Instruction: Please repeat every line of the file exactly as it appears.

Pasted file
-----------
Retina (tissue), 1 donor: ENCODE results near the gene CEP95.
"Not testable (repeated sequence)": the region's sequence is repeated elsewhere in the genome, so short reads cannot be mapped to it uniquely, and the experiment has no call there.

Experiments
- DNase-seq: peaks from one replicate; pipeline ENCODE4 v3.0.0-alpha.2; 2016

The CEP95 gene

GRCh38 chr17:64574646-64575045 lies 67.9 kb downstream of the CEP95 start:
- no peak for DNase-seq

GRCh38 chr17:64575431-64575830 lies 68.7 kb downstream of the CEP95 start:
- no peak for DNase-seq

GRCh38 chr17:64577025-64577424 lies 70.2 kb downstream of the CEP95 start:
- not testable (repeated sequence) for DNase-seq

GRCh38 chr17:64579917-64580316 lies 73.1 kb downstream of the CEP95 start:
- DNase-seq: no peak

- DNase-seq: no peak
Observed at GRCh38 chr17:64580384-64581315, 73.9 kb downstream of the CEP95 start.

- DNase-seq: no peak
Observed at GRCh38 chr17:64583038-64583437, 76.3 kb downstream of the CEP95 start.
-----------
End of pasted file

Retina (tissue), 1 donor: ENCODE results near the gene CEP95.
"Not testable (repeated sequence)": the region's sequence is repeated elsewhere in the genome, so short reads cannot be mapped to it uniquely, and the experiment has no call there.

Experiments
- DNase-seq: peaks from one replicate; pipeline ENCODE4 v3.0.0-alpha.2; 2016

The CEP95 gene

GRCh38 chr17:64574646-64575045 lies 67.9 kb downstream of the CEP95 start:
- no peak for DNase-seq

GRCh38 chr17:64575431-64575830 lies 68.7 kb downstream of the CEP95 start:
- no peak for DNase-seq

GRCh38 chr17:64577025-64577424 lies 70.2 kb downstream of the CEP95 start:
- not testable (repeated sequence) for DNase-seq

GRCh38 chr17:64579917-64580316 lies 73.1 kb downstream of the CEP95 start:
- DNase-seq: no peak

- DNase-seq: no peak
Observed at GRCh38 chr17:64580384-64581315, 73.9 kb downstream of the CEP95 start.

- DNase-seq: no peak
Observed at GRCh38 chr17:64583038-64583437, 76.3 kb downstream of the CEP95 start.